Designer labels -- ultra-chic of the fashion scene and the bane of parents -- may be in for a run for their money.
An alternative on the school scene this September is "I Am Somebody, Period," a grass-roots rebellion inspired by Cincinnati housewife Ruth Underwood to fight the unspoken command of the designer message: "You are somebody if you wear these clothes; you are nobody if you don't."
"We're not against good clothing, but let's get the labels back on the inside," declares Underwood, 59, who with parents, ministers and teachers is leading a reverse-status war to "tell their kids that they are worthwhile.
"There will always be fads," she concedes, "but this is more than a fad.
"Not all advertising is bad; the advertising we're opposed to is advertising that carries the message, 'You will be the envy of . . .' because the unspoken word is 'you're nobody without it.' "
"You've got the kids divided into groups: one with labels and one without. The kids come in in the morning and size each other up by what's on the seat of their pants.
"This," claims Underwood, who has been monitoring advertising for 20 years, "is a kind of discrimination -- psychological slavery . . ."
Kids, she says, have taken these subliminal messages -- that label defines the person -- "to heart." She gives the example of a second-grader taunted by classmates because his new school shoes had no visible label. His parents wound up buying him a second pair of shoes -- with the exterior label -- to protect their child from rejection.
"That's one pair of shoes," says Underwood, "that was sold because of peer pressure. Parents are going without things that they need to keep their kids from being rejected."
With a no-interest loan of $3,500, the "I Am Somebody, Period" campaign was launched two weeks ago in the Cincinnati area. The nonprofit group placed an advertisement in The Cincinnati Enquirer's Sunday editions at a cost of $833. A feature story the next day detailed the group's campaign, which includes the proclamation by Cincinnati Mayor David Mann of Oct. 24-30 as "I Am Somebody, Period" Week.
Among those asked to participate is nationally syndicated columnist Erma Bombeck, whose school-year-opening column read:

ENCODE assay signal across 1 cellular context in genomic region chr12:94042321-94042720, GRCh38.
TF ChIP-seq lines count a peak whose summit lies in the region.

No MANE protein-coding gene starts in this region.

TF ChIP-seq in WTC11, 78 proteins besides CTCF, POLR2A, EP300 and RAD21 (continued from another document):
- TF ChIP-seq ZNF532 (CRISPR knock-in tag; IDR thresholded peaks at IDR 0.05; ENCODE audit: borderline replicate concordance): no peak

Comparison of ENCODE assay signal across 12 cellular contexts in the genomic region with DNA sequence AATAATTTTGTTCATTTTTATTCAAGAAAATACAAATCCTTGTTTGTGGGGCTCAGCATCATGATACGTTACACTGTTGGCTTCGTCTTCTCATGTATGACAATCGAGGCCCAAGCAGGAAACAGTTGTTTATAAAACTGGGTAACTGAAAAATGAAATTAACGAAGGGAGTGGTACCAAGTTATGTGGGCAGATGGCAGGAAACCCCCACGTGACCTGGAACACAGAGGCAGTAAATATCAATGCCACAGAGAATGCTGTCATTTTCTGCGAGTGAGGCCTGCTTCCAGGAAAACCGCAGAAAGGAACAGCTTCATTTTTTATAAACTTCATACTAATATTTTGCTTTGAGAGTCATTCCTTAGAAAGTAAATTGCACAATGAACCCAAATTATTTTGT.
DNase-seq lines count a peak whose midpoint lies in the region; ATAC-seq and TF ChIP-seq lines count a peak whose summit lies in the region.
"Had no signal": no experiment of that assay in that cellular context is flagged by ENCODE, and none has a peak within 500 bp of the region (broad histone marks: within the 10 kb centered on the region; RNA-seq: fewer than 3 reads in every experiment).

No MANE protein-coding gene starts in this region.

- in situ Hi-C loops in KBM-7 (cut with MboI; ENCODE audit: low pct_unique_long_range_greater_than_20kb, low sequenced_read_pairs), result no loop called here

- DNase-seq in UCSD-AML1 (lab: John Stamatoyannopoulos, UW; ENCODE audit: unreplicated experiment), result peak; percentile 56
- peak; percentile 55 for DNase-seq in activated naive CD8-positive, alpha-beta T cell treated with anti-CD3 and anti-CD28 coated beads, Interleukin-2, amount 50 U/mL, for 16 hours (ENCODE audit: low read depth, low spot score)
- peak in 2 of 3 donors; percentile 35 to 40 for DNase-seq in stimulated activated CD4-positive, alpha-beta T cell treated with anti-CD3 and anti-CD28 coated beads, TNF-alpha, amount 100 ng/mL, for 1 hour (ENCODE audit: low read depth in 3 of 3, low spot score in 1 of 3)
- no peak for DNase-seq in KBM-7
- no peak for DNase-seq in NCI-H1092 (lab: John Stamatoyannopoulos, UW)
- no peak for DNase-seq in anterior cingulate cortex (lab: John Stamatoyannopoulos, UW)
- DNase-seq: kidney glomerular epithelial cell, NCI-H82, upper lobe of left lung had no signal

WANTED: One child with uncommon courage who is willing to enter a school year wearing clothes without designer labels.
Potential is there for being a legend in your own time.
On the other hand you could die from rejection.
"We are answering her," says Underwood, with a letter posted last Thursday that reads in part:
We write in answer to your request:
We have more than one child. Where would you like to have them sent? Or would the enclosed picture do?
After the Enquirer story, Underwood says she received 50 or so calls in the first day-and-a-half from counselors, teachers and parents with stories to tell and share: "What is out there is rage waiting to be harnessed. People who were suffering in silence now realize that other parents are struggling with the same thing in their homes. They tell me, 'You have crystalized the feelings, the frustrations we have felt.' "
"I'm going to turn the world upside down," says Underwood, the mother of three grown children, a grandmother and wife of a United Dairy Farmers controller. "Literally. I've got the green light and I'm there.
"I'm going to get to the grass-roots, in language that I know they'll understand.
"People talk about labels as if they can't do anything about it. As if they're here to stay, like the weather. But I'm saying, 'Hey you can turn this thing around.' "
For more information, write: "I Am Somebody, Period," Inc. P.O. Box 12367, Cincinnati, Ohio 45212. Available for roughly at cost are logo-imprinted buttons (35 cents), shirt iron-ons (50 cents), bumper stickers (donation) and T-shirts ($3.75).
Three to four weeks for delivery.
Other materials are available to parent, teacher, church or youth organizations interested in starting their own groups.